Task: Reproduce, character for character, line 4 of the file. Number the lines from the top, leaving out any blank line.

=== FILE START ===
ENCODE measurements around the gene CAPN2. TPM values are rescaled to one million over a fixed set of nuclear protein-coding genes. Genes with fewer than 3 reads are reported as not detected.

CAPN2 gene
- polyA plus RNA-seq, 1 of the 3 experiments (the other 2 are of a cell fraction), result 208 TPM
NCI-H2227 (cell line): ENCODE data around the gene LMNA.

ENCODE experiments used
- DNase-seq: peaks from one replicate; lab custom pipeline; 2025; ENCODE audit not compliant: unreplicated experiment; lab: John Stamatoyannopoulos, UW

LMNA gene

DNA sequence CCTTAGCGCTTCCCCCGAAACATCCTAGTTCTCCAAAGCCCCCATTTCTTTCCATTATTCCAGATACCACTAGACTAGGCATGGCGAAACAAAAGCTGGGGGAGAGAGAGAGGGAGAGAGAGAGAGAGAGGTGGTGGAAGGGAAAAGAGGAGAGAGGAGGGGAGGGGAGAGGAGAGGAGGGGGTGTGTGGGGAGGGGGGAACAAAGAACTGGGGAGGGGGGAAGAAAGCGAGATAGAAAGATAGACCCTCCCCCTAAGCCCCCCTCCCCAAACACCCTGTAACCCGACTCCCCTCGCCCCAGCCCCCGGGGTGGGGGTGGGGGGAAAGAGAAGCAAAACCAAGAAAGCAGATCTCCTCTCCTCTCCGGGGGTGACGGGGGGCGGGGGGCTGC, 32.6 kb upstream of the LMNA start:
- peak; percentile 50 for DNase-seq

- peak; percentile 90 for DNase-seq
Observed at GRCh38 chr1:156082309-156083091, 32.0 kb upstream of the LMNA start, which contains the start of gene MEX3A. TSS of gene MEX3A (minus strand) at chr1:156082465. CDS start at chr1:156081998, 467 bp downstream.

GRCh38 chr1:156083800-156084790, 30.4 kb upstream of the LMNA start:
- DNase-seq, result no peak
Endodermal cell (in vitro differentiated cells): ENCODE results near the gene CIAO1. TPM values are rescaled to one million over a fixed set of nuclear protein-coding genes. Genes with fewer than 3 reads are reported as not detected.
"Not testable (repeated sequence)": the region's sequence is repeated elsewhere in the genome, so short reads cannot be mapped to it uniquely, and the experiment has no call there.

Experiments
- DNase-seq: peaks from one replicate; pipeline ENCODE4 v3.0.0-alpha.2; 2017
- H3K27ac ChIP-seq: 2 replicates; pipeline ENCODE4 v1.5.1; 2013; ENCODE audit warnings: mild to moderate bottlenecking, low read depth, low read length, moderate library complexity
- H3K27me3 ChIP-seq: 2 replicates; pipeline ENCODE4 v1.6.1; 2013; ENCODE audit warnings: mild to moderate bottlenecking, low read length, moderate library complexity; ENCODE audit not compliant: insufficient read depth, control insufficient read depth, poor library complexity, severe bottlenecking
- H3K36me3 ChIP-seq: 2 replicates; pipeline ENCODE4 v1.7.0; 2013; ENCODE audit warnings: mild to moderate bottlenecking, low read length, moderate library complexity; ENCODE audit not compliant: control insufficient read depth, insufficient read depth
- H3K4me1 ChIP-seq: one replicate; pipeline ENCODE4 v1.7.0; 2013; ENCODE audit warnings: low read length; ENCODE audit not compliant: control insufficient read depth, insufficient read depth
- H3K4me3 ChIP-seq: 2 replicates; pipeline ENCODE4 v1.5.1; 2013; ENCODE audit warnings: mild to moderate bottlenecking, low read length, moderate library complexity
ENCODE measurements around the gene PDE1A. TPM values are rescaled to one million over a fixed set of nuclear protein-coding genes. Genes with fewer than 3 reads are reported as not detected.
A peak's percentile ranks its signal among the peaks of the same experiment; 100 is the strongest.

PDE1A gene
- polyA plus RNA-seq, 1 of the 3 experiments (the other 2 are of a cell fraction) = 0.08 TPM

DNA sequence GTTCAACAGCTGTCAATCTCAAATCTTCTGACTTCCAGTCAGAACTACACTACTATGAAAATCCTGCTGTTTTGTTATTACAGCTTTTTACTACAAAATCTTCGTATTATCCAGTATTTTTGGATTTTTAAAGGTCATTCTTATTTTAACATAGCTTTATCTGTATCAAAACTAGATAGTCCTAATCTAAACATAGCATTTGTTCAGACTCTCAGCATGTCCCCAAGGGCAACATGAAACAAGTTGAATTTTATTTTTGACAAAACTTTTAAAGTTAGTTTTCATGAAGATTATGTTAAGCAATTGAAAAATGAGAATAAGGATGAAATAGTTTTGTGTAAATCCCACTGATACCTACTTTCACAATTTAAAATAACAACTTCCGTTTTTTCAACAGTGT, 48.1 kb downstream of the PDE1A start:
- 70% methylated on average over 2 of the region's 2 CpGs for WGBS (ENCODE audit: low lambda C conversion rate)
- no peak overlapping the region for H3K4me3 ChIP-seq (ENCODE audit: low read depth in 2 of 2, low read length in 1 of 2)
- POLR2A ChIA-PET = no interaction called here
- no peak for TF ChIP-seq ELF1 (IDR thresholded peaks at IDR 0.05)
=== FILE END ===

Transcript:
NCI-H2227 (cell line): ENCODE data around the gene LMNA.